Allowing dogs to foul footpaths, verges and common land is unpleasant antisocial and in some cases can spread disease. Carrying E-coli and parasites, dog foul has the capability of causing sickness, toxocariasis and even blindness and, for babies and toddlers exploring their newly found terrain blissfully unaware of danger and hazards, this possibility increases.
- Soham Town Councils recreation ground is restricted by byelaws and no dogs, with the exception of assistance dogs clearly identified by jackets or with their owners’ providing ID of such, are allowed whether on a lead or not on these publicly owned lands including its cemetery at Fordham Rd.
- Soham Town Council, under its Climate Emergency & carbon reduction measures encourages dog owners to take their dog foul home and dispose of it via the domestic waste system. In 2017 the council decided not to place any further dedicated dog bins in the town but provided additional community bins into which bagged dog foul may be placed along with normal rubbish.
Regarded as a sign of responsible dog ownership, collecting and correctly disposing of dog foul is not merely a kind community gesture but a legal requirement, punishable by on-the-spot fines of up to £80 if the owner fails to do so.*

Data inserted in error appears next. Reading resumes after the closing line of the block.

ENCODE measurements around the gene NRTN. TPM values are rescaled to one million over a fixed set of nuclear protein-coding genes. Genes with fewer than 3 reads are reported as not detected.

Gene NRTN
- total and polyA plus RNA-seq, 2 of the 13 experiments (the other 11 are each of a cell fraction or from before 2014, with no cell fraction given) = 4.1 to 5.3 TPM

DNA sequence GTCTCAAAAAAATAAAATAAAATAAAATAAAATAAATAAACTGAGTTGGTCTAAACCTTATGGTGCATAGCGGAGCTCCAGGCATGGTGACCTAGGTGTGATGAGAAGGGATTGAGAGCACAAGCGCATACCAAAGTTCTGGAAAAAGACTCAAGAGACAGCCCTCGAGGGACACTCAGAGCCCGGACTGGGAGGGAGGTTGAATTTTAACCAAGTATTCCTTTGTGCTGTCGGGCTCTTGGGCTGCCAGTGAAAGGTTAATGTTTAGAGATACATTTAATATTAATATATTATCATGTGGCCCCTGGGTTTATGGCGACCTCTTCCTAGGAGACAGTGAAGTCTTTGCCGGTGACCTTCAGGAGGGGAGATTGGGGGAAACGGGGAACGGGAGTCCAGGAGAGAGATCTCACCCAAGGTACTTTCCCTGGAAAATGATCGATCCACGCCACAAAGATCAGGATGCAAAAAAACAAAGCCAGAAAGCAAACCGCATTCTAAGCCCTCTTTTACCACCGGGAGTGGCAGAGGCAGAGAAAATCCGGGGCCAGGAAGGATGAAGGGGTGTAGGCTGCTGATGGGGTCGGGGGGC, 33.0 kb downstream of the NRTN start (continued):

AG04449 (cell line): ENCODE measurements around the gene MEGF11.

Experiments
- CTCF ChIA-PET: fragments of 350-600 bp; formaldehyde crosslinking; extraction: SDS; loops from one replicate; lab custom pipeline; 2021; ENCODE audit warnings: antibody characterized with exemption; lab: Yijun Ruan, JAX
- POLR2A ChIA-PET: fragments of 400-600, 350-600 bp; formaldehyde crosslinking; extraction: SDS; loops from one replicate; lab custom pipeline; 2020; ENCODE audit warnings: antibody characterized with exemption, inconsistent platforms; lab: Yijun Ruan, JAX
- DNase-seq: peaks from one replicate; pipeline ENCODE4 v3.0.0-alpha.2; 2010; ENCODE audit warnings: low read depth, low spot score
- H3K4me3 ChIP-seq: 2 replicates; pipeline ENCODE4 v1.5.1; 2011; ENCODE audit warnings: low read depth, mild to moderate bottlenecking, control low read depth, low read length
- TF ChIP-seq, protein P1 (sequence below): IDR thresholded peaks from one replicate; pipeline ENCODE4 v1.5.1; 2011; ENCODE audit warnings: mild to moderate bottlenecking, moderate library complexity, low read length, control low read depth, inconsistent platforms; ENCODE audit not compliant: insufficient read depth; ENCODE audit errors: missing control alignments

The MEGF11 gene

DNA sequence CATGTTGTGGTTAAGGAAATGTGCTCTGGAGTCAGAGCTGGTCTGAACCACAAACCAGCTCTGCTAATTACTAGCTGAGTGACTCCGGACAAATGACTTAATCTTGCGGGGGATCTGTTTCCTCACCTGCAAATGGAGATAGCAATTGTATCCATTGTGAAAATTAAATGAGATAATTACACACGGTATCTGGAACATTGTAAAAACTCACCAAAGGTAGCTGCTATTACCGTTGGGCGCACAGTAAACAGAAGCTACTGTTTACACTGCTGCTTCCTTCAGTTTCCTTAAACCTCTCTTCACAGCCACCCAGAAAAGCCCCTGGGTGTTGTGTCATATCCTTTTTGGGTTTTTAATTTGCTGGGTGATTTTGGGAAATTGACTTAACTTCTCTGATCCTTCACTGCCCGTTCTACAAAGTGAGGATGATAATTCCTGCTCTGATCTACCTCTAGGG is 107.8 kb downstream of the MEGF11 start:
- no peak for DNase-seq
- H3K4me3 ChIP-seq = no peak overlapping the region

East Cambridgeshire District Council has a current Dog Fouling Public Spaces Protection Order (PSPO) which makes it an offence to not clear up after a dog defecates on public land. This includes common land and roadside verges. Failure to comply with a PSPO is an offence which can be dealt with by a fixed penalty notice of £80 or by prosecution attracting further penalty. East Cambridgeshire District Council has issued five fines to owners for not clearing up after their dogs (as of August 2021). The current PSPO is due to expire in September 2021, and the Council is now considering whether to renew the PSPO for a further three years until September 2024.
For more information the Dogs Trust provides a useful responsible dog ownership guide providing dog owners with clear advice on their roles and responsibilities and how best to fulfil them.
To report dog fouling please report the matter to East Cambridgeshire District Council
Incessant dog barking constitutes a public and environmental (noise) nuisance but may be indicative of a serious welfare issue. To report your concerns please report the matter to the East Cambridgeshire District Council’s appointed Dog Warden